QUESTION: There's a mission in Buenos Aires now, and you said on your last briefing that the program was on track. And I think that would imply that the government has been saying that there's no fiscal problems with the targets for this period. But are you reviewing now the targets for growth for the year? Because it's clear at this point that Argentina won't be able to grow 5 percent in the last period, as it's on the letter of intent, and it would be 1 percent for the whole year. Are you going to look at it now?

MR. DAWSON: The mission is obviously reviewing performance. It is natural for the mission to look at the balance of the year targets and so on. So, I mean, those are all subjects that obviously come up in the discussion, but I don't have any report in terms of -- or any specifics for you in terms of what the conclusions of it. The mission, of course, went down the end of last week and has been working at this point just a couple days, and I don't have feedback from them. I know they are there.

QUESTION: I have a couple of questions, actually.

One, Mr. Fischer's visit to Turkey, do we have any actual date for him and to start the talks with Turkey?

Second, I believe it was Ankara's request to directly talk to Mr. Fischer. And so far we know a couple of items that they are going to discuss and lead to a revision in the program. And one which we find very, you know, important is the interest rates. And Mr. Fischer also himself stressed that a program starts it to work, and the inflation starts it to go down, but the interest rates are still up.

What are the measures that IMF can advise to control this? Or is IMF still, you know, in the understanding that there should be a political -- more stability to take the interest rates down? What's the reason?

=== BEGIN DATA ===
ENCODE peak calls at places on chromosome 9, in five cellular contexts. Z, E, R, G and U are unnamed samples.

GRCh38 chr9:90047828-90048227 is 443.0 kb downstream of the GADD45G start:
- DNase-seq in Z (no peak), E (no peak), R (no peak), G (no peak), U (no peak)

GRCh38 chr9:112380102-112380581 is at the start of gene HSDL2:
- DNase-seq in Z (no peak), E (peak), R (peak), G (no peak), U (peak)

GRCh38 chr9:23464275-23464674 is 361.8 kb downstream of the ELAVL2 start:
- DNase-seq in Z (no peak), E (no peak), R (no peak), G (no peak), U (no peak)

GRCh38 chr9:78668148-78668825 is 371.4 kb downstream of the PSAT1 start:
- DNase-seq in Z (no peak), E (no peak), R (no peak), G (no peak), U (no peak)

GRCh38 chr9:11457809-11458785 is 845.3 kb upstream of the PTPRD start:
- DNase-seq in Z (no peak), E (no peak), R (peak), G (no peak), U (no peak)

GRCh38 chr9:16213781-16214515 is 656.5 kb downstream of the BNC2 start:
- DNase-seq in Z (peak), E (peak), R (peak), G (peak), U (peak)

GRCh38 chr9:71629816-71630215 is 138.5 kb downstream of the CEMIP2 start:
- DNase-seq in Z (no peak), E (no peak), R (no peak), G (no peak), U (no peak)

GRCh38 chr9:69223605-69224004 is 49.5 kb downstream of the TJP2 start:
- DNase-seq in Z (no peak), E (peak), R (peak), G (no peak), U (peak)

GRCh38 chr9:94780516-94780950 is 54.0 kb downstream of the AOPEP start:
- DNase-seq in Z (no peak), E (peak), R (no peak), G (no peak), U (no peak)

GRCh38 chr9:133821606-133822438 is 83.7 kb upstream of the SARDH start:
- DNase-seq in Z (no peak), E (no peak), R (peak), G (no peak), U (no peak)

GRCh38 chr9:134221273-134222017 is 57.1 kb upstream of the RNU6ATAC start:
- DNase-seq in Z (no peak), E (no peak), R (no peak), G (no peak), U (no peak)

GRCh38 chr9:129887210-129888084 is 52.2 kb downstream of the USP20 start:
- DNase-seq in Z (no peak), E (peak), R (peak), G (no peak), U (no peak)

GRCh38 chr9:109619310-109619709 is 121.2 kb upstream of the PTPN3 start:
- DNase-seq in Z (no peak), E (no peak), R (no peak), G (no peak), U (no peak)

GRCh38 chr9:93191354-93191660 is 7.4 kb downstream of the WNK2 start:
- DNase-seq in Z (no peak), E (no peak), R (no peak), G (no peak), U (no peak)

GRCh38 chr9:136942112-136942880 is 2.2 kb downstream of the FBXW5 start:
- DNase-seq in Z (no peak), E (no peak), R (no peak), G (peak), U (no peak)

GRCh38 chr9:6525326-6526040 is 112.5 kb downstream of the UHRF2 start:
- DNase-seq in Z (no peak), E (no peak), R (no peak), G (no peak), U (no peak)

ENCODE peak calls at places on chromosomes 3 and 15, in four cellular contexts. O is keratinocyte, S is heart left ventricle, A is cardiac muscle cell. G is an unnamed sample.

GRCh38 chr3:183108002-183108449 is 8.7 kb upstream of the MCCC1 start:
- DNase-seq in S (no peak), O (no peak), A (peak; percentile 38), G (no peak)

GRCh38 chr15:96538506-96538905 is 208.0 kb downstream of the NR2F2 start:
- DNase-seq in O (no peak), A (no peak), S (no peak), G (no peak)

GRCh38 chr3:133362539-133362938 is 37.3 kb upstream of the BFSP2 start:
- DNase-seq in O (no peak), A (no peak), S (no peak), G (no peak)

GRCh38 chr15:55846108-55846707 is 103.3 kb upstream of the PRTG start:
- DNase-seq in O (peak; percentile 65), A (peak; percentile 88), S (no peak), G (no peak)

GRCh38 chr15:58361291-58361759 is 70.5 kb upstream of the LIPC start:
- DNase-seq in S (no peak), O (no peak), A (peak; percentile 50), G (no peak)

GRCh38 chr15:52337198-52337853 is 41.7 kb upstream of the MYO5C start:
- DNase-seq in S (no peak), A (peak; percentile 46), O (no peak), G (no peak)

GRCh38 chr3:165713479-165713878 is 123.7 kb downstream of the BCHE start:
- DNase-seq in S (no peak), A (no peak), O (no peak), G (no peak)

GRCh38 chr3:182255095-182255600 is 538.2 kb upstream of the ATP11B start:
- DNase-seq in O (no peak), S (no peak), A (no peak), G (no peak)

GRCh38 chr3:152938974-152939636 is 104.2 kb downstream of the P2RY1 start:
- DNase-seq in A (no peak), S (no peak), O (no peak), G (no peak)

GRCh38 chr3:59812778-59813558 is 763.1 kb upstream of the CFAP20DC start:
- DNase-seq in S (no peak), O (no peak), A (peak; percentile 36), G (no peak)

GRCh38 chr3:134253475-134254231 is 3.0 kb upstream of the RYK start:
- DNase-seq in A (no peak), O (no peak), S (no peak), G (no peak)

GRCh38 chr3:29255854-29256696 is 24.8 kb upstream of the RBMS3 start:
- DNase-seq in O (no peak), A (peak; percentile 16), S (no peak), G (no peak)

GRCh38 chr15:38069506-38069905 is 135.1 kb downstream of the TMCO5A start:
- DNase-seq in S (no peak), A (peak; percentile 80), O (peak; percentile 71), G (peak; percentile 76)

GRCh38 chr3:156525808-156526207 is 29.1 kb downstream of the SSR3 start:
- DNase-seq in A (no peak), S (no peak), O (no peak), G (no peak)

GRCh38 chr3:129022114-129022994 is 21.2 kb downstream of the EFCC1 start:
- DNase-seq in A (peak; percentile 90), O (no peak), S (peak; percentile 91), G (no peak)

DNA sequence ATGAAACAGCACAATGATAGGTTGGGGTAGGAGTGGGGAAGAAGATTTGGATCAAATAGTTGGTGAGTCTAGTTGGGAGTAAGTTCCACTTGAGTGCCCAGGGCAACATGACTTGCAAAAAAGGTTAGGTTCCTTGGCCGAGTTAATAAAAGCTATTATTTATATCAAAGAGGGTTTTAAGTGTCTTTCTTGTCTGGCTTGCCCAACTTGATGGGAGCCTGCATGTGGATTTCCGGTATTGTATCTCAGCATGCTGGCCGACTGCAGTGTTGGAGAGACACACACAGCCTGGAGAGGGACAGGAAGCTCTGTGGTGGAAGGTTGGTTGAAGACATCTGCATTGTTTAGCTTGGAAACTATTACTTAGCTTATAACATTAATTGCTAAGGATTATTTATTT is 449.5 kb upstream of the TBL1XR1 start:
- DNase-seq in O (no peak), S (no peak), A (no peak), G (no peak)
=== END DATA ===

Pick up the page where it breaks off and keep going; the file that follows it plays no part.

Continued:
MR. DAWSON: Obviously, some of that is also speculative. It's certainly true that Mr. Fischer is going to Turkey at the invitation of the authorities. He will be arriving on Friday and I believe departing Sunday.

I have seen some speculation as to elements of the program that are supposedly going to be revised or whatever. I would steer you away from taking those comments too literally because this, in fact, is a visit by Mr. Fischer at the request of the authorities to discuss it. We are quite firm, Mr. Fischer is very firm, that this program has been and is a strong one, that the authorities have accomplished a great deal, and we have also stressed, as you stated in your question, the need for strong domestic political consensus. But I don't think one should expect that he is going there with specific revisions in mind that will be -- that are the subject of his visit. I think his visit is a somewhat broader -- has a somewhat broader purpose and it's not to renegotiate the program.

QUESTION: [inaudible].

MR. DAWSON: I think I would describe it somewhat more broadly than that in terms of market confidence, of which that is an element.

QUESTION: I would like to know which kind of discussion the IMF is doing about Brazil. Which level is the...

MR. DAWSON: These are staff-level discussions.

QUESTION: Yes. Well, what they are talking about, because...

MR. DAWSON: They have the Secretary...

QUESTION: Excuse me...

MR. DAWSON: The Secretary of the Finance Ministry and senior officials from the Western Hemisphere Department.

QUESTION: And I know that you have made the last analysis...

MR. DAWSON: I think the Planning Ministry is there, too. But it's not the Ministers, it's not the Managing Director.

QUESTION: I also want to know, do you have any new analysis about Brazil? Because, of course, when we talked about Brazil earlier this year, it was a very different situation. What I want to know, if you can tell us what -- how the IMF is looking at Brazil at this moment, with all this Argentina crisis and so on? What is new in this analysis?

MR. DAWSON: I think that's a bit too open-ended a question. We have made it clear that we believe the Brazilian performance under their program has been very, very strong and it remains strong. It is also quite clear that the Brazilian economy has been adversely affected by a number of developments, some domestic, some in terms of the global economy, some regional in terms of particularly the spillover from Argentina. All of those three broad categories are adverse developments that have impacted the external and internal performance. So it's entirely appropriate that we would be intensifying our discussions with the Brazilians, they would be intensifying their own considerations, and that they're up here to look at what all of that means for their relationship with the Fund at present under the current program -- and I will repeat, again, there is a program presently in effect -- and what implications there are from that for the relationship with the Fund as the program approaches its completion on December 1st.